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Report Reveals Truth About the ‘Teacher Shortage Crisis’

Report Reveals Truth About the ‘Teacher Shortage Crisis’

Year after year, judging based on headlines alone, it seems that the teacher shortage on a national level is getting worse.

A recently released paper from The Center for Public Education, however, exposes many myths behind the phenomenon and provides some hard truths. In doing so, it makes recommendations for states and districts going forward.

According to the paper, Fixing the Holes in the Teacher Pipeline: An Overview of Teacher Shortages, the fact of the matter is that a lack of teachers entering the profession isn’t the problem.

"At the national level it appears the current supply of teachers is enough to meet demand. The enrollment drop off in teacher preparation programs is being offset by higher rates of completion and lower attrition rates among new teachers. In addition, the number of schools reporting vacancies has dropped significantly. Yet this is likely small consolation to the many states and districts struggling to staff their schools,” the report says.

"The challenge may not be finding more teachers. Rather we may need to be more strategic in getting the right teachers with the right qualifications to where they are most needed.”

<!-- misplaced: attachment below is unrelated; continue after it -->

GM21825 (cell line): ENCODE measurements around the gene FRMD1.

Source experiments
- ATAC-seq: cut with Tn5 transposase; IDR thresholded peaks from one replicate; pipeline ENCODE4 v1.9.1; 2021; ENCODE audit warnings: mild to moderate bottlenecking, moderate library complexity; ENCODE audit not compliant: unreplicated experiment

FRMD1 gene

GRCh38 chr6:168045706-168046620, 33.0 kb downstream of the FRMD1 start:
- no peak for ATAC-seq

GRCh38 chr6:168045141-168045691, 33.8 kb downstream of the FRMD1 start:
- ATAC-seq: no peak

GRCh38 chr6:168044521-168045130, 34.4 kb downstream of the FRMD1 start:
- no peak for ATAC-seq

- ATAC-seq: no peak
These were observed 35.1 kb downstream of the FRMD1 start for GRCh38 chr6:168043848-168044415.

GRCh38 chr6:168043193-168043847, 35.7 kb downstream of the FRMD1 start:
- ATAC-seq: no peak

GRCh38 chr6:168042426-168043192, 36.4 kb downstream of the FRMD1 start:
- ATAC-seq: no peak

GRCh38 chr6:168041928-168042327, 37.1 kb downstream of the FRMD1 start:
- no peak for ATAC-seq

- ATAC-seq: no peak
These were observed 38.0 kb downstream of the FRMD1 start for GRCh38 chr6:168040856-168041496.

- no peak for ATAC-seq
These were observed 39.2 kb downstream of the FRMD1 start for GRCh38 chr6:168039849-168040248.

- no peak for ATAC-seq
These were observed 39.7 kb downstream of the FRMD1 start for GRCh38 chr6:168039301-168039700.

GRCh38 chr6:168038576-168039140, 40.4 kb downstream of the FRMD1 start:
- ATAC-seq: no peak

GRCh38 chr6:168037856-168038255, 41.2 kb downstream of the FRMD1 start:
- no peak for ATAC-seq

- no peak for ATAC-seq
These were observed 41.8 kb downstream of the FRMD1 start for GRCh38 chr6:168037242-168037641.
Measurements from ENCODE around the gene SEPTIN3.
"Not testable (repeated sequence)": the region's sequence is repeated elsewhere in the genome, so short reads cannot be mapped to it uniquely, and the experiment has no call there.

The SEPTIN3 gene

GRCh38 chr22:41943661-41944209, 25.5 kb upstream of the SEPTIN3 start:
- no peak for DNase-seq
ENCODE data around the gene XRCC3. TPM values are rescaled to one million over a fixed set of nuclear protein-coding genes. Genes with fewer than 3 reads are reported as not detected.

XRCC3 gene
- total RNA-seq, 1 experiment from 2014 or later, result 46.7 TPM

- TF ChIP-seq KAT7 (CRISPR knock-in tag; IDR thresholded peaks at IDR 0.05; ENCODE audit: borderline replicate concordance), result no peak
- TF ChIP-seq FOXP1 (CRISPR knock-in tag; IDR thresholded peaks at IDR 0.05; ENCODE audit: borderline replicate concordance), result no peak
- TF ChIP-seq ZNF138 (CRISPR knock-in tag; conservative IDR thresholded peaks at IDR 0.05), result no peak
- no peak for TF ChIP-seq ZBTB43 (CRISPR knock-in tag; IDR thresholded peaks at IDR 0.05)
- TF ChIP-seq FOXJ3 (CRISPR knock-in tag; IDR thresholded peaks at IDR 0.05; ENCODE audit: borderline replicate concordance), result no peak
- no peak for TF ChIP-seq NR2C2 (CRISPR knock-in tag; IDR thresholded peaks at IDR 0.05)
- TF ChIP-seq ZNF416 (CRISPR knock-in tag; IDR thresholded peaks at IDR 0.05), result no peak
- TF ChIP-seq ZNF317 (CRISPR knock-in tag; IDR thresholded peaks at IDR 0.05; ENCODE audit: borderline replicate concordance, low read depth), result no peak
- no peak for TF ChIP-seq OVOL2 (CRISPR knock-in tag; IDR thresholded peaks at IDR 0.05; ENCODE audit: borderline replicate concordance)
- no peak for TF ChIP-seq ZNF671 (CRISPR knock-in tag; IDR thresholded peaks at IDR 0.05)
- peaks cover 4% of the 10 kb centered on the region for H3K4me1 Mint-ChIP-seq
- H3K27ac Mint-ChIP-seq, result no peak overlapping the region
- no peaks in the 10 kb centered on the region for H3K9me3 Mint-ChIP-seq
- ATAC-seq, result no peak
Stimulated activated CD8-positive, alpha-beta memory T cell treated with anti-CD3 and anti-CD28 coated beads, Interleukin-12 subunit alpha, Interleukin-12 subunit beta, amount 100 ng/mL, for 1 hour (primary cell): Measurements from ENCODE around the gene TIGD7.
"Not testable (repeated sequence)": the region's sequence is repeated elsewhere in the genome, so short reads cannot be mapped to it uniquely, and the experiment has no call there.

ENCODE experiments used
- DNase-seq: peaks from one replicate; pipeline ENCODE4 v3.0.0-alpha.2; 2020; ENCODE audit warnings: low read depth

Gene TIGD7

The report provides suggestions on how to address the current shortage by improving preparation programs, adopting better recruitment tools, and working to increase retention rates.

Some of the reports suggestions include raising admission standards for teacher prep programs to curate better teaching candidates, utilizing student loan forgiveness programs as a recruitment tool, and developing strong and effective administration in schools to increase retention rates.

Further, the report supports investment into year-long mentorship programs that provide new teachers with the guidance and support they need.

“Beginning teachers require even more support in their early years. Providing novices the benefit of strong mentors increases the likelihood they will be better teachers and stay in the profession,” the report said.

Finally, the report notes that since teacher shortages are primarily a local problem, school districts to take advantages of partnerships that will help them succeed, such as a partnership with a nearby college or university.

"It’s not at all unusual for school districts to hire a large share of its teachers from one or two universities. According to Sharon Robinson, president of the American Association of Colleges of Teacher Education, most teachers, in fact, teach within 30 miles of where they grew up or went to college. Collaboration between the school district and its supplier college of education only makes sense.”

The report ends by turning its attention to school boards.

"School boards have a responsibility to make sure students have access to effective teachers in every class who have the relevant skills for their assignment. This means paying attention to quality as well as quantity.”

Read the full report.

Nicole Gorman, Education World Contributor


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